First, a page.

Where did this carbon dioxide come from? Regular levels of carbon dioxide are maintained by biological processes---respiration and photosynthesis. Humans and other animals breathe in oxygen and exhale carbon dioxide, while plants use carbon dioxide to build their stems and leaves, producing oxygen as a byproduct. Rampant levels of carbon dioxide are introduced by burning fossil fuels like coal, oil, and natural gas. When we burn these fuels, carbon dioxide is released in huge quantities but there is no balancing process to remove them. While dead-biomass does very slowly turn into fossil fuels, it occurs many thousands of times slower than the rate we are producing these rampant levels.
Figure 1. The Keeling curve shows carbon dioxide concentrations as recorded at Mauna Loa Observatory from 1958 to present. Notice yearly oscillations due to seasonally-based plant productivity. When the northern hemisphere experiences summer, plants take up more carbon dioxide during photosynthesis, compared with their contribution to carbon dioxide levels through respiration. When the northern hemisphere experiences fall and winter, levels begin to rise again as some plants slow growth and lose their leaves, decreasing their net carbon dioxide intake. Figure reprinted with permission from the Scripps CO2 program.
We also observe the climate directly to see that it is changing along with carbon dioxide concentrations. Around the world, researchers are collecting data to study climate. This includes taking measurements of global temperatures, ocean temperatures, sizes of ice sheets, glacier locations, snow cover, ocean pH levels, storm frequency and strength, sea levels, and levels of carbon dioxide in the atmosphere (Fig. 2). From these data, we know that the climate is changing, because we see sustained changes in these conditions over decades. Scientists are also working to understand the mechanisms by which climate changes. As we mentioned before, because currents and wind move heat around the world, and because vegetation and land-use also differ, the planet doesn’t change evenly across the whole surface. In addition, because plants and animals may react to changes in their environment by moving or growing slower or faster, additional cascading effects can be triggered. Characterizing the processes for how rampant carbon dioxide influences the climate helps us to understand and predict the changes we are seeing.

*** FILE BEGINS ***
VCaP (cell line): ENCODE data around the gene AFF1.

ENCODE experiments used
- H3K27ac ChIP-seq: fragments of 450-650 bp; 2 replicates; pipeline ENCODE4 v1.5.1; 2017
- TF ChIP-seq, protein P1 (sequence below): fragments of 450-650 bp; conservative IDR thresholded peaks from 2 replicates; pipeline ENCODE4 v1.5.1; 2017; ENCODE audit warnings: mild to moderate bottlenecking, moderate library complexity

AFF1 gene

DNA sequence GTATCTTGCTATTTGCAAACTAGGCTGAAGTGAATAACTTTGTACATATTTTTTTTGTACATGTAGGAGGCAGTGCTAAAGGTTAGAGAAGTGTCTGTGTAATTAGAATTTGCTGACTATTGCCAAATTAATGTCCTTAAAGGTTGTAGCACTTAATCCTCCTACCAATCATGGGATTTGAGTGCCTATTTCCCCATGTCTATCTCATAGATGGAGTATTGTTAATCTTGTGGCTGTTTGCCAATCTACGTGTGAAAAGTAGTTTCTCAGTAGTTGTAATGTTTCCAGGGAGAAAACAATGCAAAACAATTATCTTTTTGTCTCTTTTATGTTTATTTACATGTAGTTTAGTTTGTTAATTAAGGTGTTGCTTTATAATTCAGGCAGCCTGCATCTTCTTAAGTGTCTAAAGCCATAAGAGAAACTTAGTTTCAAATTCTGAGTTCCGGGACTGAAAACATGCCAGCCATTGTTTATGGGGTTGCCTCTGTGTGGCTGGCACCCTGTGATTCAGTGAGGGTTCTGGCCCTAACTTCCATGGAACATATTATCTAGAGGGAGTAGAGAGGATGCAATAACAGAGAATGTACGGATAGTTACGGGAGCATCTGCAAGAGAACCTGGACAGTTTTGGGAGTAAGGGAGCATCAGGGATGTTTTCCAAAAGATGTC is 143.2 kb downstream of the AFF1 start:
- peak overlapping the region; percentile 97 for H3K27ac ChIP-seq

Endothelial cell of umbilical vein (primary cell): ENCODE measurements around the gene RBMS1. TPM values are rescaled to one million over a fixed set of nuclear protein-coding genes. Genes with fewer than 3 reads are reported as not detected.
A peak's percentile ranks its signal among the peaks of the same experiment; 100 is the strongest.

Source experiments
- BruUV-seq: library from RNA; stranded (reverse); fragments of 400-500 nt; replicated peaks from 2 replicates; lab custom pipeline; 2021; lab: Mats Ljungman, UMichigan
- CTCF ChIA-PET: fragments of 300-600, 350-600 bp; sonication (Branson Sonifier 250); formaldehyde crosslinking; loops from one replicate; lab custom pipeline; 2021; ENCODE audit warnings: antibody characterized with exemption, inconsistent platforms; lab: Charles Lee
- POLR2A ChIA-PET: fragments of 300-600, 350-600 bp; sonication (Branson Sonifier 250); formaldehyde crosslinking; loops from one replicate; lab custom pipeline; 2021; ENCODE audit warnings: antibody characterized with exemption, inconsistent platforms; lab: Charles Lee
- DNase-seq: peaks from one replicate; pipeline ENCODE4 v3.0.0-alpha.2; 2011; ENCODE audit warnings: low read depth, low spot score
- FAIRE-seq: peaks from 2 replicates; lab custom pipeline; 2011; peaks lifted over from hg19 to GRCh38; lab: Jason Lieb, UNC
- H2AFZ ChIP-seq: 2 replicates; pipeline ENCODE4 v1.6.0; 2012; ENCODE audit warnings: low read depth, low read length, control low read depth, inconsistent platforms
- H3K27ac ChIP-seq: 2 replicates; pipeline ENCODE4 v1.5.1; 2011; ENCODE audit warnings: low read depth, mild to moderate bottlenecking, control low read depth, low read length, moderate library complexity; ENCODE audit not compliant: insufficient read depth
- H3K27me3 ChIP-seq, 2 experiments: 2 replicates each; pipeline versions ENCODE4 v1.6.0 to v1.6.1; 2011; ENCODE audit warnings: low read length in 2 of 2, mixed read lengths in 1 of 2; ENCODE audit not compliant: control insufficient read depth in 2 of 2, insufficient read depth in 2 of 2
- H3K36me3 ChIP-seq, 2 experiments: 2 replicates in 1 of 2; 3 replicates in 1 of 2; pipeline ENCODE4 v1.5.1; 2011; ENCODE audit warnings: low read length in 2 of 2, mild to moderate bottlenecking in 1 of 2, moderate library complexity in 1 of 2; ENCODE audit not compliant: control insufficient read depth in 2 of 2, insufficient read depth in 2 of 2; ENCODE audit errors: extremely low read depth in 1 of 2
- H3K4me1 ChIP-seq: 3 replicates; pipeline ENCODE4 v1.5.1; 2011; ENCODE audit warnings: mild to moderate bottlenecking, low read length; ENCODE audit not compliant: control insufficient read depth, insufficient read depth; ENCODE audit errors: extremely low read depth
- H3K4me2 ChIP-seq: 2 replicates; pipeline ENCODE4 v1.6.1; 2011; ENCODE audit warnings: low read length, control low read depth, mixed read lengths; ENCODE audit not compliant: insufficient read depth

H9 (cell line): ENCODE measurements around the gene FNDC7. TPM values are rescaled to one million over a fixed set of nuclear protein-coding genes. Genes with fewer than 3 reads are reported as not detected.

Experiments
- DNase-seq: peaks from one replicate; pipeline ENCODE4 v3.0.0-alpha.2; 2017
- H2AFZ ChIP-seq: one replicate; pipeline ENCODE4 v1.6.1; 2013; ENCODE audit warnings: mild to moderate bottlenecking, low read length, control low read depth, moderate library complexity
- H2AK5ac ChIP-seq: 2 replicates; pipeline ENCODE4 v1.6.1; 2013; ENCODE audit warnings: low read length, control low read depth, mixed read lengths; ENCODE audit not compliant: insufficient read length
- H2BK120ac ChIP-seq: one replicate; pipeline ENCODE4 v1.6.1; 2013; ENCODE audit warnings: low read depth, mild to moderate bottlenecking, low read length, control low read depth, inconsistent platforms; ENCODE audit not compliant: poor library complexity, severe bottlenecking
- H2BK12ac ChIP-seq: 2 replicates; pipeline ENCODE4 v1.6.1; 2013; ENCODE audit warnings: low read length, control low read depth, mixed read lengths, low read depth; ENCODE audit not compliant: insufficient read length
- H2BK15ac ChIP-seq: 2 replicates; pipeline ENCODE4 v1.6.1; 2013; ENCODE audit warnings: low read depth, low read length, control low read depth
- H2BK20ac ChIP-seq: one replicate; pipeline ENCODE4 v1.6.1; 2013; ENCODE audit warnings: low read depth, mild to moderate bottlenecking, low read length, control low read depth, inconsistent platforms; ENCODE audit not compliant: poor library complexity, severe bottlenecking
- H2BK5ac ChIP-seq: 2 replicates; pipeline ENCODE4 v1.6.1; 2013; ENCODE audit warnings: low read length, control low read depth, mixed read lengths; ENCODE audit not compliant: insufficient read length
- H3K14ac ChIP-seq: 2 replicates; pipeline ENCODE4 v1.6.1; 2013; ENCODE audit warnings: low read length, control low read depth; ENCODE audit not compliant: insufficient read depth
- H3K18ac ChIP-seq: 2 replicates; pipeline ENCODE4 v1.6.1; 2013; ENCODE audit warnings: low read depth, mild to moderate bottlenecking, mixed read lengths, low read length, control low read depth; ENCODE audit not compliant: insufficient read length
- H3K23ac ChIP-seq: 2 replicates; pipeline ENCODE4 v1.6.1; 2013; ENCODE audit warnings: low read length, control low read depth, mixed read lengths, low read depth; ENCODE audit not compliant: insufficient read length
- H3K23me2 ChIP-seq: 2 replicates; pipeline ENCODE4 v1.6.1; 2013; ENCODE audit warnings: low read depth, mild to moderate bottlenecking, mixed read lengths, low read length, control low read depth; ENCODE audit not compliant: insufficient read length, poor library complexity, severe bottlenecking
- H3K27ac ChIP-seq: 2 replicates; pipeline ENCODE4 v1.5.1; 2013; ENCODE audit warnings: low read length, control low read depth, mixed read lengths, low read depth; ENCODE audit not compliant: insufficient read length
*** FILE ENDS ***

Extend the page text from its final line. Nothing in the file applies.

Figure 2. A figure reprinted from the 2018 IPCC Full Report showing observed temperatures over the last centuries. Also included are model averages based on surface air temperature and a near-term projection based on current emissions. For more information on externally-forced temperature changes, see Figure 3.
One way to do this is to look at the past climate. Paleoclimatologists, scientists who study past climates, have several sources for historical temperature trends. These include tree rings, coral rings, ice cores, fossils, and even sediments. Tree rings can help scientists learn about past climates in a local area. Tree rings are formed as a tree grows and the thickness of the ring tells a lot about the environment at the time it was formed. For example, in a year with a drought, the tree would likely only produce a very thin ring as it conserves energy rather than adding a lot of growth. Whereas a year with perfect conditions for the tree may result in a very thick ring as the tree grows very quickly. For more information on using tree rings to look at past climate, check out this article.